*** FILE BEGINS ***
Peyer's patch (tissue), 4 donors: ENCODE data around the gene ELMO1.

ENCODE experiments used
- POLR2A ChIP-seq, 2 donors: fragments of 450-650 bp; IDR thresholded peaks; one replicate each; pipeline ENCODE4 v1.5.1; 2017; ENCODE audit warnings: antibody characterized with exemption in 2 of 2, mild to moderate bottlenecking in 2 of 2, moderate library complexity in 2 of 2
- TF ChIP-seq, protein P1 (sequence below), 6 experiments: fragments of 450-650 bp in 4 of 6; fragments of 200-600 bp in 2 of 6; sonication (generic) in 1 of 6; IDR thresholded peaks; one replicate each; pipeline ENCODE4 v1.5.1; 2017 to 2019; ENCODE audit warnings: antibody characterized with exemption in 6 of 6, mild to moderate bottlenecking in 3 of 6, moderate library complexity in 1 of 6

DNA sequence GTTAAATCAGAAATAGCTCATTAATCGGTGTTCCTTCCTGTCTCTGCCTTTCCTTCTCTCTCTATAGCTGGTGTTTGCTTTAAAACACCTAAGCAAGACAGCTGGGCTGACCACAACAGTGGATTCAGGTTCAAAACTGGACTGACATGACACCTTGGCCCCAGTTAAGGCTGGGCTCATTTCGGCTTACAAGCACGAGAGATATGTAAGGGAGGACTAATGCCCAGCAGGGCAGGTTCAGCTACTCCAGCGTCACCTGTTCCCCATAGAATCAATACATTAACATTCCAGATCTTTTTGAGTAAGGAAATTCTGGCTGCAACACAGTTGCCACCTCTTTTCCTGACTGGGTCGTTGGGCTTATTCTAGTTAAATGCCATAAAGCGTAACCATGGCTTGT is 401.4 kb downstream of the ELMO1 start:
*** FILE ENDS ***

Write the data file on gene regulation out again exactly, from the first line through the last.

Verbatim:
Peyer's patch (tissue), 4 donors: ENCODE data around the gene ELMO1.

ENCODE experiments used
- POLR2A ChIP-seq, 2 donors: fragments of 450-650 bp; IDR thresholded peaks; one replicate each; pipeline ENCODE4 v1.5.1; 2017; ENCODE audit warnings: antibody characterized with exemption in 2 of 2, mild to moderate bottlenecking in 2 of 2, moderate library complexity in 2 of 2
- TF ChIP-seq, protein P1 (sequence below), 6 experiments: fragments of 450-650 bp in 4 of 6; fragments of 200-600 bp in 2 of 6; sonication (generic) in 1 of 6; IDR thresholded peaks; one replicate each; pipeline ENCODE4 v1.5.1; 2017 to 2019; ENCODE audit warnings: antibody characterized with exemption in 6 of 6, mild to moderate bottlenecking in 3 of 6, moderate library complexity in 1 of 6

DNA sequence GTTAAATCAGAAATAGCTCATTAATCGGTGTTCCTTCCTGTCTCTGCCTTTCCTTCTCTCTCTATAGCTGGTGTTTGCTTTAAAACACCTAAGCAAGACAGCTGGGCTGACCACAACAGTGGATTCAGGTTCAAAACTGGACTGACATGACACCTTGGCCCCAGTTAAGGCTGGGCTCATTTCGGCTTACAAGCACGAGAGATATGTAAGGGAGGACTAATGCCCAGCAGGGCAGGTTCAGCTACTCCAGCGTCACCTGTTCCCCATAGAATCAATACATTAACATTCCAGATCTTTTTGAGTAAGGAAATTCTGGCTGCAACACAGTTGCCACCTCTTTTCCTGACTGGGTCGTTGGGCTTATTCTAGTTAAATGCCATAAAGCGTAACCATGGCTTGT is 401.4 kb downstream of the ELMO1 start: